And hand planes see http://lumberjocks.com/topics/26023

And there are many more.

-- Master hand plane hoarder. - http://timetestedtools.net

View 12strings's profile

12strings

434 posts in 1849 days


#7 posted 10-04-2014 10:08 PM

If you are going for dirt cheapest possible, here’s what I’ve had success with:

Stanley sharptooth fine finish hand saw – $20
Stanley yellow plastic miter box with back saw -$10
Harbor freight 4 piece chisel set – $10. (yellow handles…the wooden handles ones have completely different steel and are crap)
Block plane…old one will probably be better than any cheap new one.
Harbor freight 4-sided diamond home block – $15. (only goes up to 600 grit, but I used it exclusively for 2 years and took nice walnut endgrain shavings with a plain OLD STANLEY plane after sharpening with it.
Speed square ($5). This is the cheapest square you can get that is actually square…no moving parts.
For non-nice furniture, get a less expensive version of the Kreg pocket hole jig.
Harbor freight has a marking guage that works ok if you sharpen the scratching pin.
A level/straightedge is always helpful.

that’s all for this round…

-- I'm strictly hand-tool only...unless the power tool is faster and easier!

View dlgWoodWork's profile

dlgWoodWork

159 posts in 3219 days


#8 posted 10-04-2014 10:36 PM

You could build a suitable workbench with the tools you have. Use the circular saw to cut some 2×4s to length, and use that same saw to cut a couple pieces of 3/4” plywood for the top. Use the drill to screw it all together. I built my first workbench with basically the same setup. I used a miter saw for the 2×4s, but that is because I found the miter saw locally for $30 used. But I could have done it with a circular saw. A $5 speed square makes a good good straight cut with a circular saw easy.

I would try to acquire tools as the project demands. Most of us spend time (over eight years for me) building up our shop.

-- Check out my projects and videos http://dlgwoodwork.com

View mudflap4869's profile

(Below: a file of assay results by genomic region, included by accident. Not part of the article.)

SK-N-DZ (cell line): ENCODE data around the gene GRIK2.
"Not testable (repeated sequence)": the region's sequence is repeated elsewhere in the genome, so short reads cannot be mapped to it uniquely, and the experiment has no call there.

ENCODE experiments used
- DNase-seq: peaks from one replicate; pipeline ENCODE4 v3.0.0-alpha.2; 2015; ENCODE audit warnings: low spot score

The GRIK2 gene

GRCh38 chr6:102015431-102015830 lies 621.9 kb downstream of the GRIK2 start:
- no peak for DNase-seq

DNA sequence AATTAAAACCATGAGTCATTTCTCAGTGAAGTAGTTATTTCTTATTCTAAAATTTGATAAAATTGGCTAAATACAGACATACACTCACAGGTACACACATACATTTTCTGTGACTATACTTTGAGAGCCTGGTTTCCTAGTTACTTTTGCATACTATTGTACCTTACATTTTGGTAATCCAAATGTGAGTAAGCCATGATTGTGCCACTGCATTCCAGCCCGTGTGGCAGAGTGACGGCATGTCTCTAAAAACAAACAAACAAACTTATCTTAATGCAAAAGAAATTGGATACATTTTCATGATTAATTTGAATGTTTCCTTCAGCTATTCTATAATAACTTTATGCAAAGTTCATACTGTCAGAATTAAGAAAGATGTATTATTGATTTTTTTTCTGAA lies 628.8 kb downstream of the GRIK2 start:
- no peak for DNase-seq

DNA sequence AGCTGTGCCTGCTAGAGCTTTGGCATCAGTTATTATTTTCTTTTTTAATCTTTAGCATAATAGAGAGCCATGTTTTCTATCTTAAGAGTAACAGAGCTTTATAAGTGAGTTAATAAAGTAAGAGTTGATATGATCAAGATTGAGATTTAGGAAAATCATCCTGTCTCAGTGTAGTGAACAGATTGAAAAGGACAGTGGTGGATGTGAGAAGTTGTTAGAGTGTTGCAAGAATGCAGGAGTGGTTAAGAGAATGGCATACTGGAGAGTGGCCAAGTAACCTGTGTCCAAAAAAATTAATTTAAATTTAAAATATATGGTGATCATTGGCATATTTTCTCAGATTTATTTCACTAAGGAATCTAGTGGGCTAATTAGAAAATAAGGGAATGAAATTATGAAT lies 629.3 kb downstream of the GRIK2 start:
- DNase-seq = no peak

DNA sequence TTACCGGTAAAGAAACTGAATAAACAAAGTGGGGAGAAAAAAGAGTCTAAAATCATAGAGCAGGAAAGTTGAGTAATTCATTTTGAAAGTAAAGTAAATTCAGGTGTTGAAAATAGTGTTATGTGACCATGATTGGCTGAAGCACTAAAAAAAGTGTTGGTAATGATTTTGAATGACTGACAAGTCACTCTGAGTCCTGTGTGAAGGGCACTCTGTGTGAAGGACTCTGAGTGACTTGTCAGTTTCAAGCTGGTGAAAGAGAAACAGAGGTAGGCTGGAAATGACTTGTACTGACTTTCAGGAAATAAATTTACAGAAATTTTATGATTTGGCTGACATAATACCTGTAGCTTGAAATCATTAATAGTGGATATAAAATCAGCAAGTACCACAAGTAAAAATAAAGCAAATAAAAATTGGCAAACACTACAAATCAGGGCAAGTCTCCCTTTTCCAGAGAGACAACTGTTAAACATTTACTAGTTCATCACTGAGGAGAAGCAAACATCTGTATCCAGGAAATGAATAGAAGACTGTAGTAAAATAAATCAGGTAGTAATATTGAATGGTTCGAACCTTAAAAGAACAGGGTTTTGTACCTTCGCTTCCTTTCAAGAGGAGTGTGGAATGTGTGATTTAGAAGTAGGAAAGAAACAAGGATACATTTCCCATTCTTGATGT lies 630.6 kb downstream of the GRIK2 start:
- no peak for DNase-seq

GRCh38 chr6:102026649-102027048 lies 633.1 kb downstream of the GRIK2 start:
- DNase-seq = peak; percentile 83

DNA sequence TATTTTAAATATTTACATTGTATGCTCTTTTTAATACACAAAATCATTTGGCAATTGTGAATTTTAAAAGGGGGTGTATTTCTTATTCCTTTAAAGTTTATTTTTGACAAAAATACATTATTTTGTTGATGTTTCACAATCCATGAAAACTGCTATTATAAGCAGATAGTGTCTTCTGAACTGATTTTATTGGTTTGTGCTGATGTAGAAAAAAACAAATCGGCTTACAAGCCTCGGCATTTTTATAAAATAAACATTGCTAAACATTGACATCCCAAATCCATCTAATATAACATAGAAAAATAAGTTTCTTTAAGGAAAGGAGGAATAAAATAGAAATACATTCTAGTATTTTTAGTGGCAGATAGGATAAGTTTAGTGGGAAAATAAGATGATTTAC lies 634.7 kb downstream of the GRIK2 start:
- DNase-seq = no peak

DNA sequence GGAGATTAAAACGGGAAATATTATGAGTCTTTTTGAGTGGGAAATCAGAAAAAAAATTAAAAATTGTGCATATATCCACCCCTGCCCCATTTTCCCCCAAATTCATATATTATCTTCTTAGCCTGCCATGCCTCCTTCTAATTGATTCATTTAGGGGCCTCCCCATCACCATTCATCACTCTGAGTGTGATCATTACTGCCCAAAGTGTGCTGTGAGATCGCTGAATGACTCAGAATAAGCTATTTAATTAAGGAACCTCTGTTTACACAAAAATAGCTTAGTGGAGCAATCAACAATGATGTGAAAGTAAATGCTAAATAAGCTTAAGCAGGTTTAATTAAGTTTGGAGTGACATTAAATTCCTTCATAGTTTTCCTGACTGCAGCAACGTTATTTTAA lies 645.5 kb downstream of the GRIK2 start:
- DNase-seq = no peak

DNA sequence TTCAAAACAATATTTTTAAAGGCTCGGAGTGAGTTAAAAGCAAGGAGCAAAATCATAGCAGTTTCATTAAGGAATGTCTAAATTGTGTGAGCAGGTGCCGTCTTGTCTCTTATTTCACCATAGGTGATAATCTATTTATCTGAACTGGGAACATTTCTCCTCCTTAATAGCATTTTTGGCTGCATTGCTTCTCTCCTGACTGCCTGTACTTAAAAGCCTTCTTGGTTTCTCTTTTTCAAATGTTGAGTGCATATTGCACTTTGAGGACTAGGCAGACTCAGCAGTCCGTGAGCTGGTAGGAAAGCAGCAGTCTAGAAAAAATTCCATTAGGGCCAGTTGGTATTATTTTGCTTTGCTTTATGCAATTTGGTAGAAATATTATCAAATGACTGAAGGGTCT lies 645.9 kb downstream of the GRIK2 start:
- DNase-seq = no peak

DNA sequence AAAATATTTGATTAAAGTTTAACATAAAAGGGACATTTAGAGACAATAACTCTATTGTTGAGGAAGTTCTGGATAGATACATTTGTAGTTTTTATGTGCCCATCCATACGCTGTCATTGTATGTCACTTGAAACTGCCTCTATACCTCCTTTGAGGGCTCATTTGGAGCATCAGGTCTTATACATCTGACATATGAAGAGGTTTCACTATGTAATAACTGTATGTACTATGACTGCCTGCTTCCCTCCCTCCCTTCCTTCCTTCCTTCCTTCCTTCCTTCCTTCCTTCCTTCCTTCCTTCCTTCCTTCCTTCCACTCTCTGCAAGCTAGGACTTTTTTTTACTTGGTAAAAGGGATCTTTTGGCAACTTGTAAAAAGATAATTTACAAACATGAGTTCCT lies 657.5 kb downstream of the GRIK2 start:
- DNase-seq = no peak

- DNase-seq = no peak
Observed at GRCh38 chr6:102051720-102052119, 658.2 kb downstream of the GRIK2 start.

mudflap4869

1156 posts in 924 days


#9 posted 10-04-2014 11:22 PM

Welcome to the gang.
A good straight edge is a must if you want your work to be accurate. Clamp it to your work piece as a guide for the circle saw to make accurate cuts. The first rule in any shop is that you can never have too many clamps of any description. No matter what the project, you will need a few more clamps than you own at the time. Learn to make your own and they will be even more valuable to you. And giving a hand made clamp to a friend is a great present. Always go to the back room of the junk stores, that is where the old tools are kept and you will find bargains.

-- Still trying to master kindling making

View LucasWoods's profile

LucasWoods

220 posts in 798 days


#10 posted 10-04-2014 11:55 PM

hand saws 30.00 $30
http://norfolk.craigslist.org/tls/4685961050.html

Would these be a good deal for me to pick up? And restore?

I don’t know if these saws would be good for woodworking or not.

-- Colorado Springs, CO

View Don W's profile

Don W

17966 posts in 2032 days


#11 posted 10-05-2014 12:03 AM

the one in the upper right is a Disston thumbhole. That one is worth the $30. There are a few others maybe’s in there as well.

-- Master hand plane hoarder. - http://timetestedtools.net

View LucasWoods's profile

LucasWoods

220 posts in 798 days


#12 posted 10-05-2014 12:06 AM

Awesome thank you

-- Colorado Springs, CO

View Don W's profile

Don W

17966 posts in 2032 days


#13 posted 10-05-2014 12:08 AM

Andy has some great restoration blogs for saws and one of the best video’s you’ll find for sharpening.

-- Master hand plane hoarder. - http://timetestedtools.net

View LucasWoods's profile

LucasWoods

220 posts in 798 days


#14 posted 10-05-2014 12:15 AM

Ok thank you I will check it out! What is the Dustin thumb hole worth restored? It will be easier to pitch to my wife if I tell her one of the saws will be worth $40 refinished lol

-- Colorado Springs, CO

View Dallas's profile

Dallas

3599 posts in 1952 days


#15 posted 10-05-2014 12:17 AM

When I first started working with wood my tools consisted of a pocket knife and a piece of used sand paper my dad took off his block sander.

Once in awhile I could grab an old steak knife to use as a saw until I got caught.

Who was more deprived than me?

-- Improvise.... Adapt...... Overcome!